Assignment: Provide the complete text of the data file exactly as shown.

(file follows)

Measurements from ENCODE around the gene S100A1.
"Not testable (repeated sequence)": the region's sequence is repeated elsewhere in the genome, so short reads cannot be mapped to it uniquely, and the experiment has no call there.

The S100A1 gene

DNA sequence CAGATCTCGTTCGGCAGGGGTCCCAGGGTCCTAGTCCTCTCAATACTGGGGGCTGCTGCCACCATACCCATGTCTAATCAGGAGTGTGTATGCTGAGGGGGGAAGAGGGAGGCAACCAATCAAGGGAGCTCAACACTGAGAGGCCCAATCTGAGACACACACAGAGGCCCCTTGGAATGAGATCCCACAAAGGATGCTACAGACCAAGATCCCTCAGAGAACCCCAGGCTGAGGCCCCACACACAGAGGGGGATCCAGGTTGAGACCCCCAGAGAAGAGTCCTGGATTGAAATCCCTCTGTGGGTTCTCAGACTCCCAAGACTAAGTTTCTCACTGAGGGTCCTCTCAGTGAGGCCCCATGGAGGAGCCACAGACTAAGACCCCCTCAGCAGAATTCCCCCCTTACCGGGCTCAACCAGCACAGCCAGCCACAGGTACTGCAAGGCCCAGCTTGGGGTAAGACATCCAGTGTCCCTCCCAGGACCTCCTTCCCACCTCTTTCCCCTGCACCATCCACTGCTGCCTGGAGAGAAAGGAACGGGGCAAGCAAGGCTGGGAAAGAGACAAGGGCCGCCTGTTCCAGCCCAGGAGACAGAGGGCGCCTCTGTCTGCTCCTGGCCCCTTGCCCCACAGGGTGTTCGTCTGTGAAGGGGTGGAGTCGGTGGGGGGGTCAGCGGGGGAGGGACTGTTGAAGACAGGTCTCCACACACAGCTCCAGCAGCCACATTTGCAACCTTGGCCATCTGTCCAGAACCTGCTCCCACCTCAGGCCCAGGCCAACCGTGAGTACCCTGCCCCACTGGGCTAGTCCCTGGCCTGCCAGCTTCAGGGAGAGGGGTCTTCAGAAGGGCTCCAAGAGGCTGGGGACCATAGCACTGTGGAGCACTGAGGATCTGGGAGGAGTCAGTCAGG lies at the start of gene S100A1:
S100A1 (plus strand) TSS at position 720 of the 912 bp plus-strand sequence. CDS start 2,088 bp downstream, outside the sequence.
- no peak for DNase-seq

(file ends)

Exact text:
Measurements from ENCODE around the gene S100A1.
"Not testable (repeated sequence)": the region's sequence is repeated elsewhere in the genome, so short reads cannot be mapped to it uniquely, and the experiment has no call there.

The S100A1 gene

DNA sequence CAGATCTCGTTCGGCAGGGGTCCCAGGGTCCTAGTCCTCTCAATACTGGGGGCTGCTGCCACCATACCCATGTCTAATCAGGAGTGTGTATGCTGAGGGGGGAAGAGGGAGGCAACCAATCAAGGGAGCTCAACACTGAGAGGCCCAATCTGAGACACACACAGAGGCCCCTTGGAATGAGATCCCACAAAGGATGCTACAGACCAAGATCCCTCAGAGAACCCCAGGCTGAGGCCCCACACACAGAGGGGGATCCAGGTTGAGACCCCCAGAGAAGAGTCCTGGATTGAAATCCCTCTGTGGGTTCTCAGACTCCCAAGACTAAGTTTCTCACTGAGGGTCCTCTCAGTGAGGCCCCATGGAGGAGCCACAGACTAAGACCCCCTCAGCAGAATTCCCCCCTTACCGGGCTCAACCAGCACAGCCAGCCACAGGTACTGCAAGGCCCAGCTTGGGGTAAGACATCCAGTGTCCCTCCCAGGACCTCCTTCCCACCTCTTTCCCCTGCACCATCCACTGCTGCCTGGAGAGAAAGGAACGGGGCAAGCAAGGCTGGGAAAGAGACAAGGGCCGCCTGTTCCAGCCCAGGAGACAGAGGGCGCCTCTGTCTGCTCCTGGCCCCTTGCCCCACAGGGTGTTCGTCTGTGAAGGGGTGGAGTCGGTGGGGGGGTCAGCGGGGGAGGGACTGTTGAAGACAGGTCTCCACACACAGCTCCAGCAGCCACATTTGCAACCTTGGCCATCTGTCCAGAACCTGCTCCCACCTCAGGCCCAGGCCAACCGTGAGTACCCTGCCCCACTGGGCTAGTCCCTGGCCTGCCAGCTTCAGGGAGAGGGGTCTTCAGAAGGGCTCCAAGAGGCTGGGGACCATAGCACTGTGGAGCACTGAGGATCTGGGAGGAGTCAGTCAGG lies at the start of gene S100A1:
S100A1 (plus strand) TSS at position 720 of the 912 bp plus-strand sequence. CDS start 2,088 bp downstream, outside the sequence.
- no peak for DNase-seq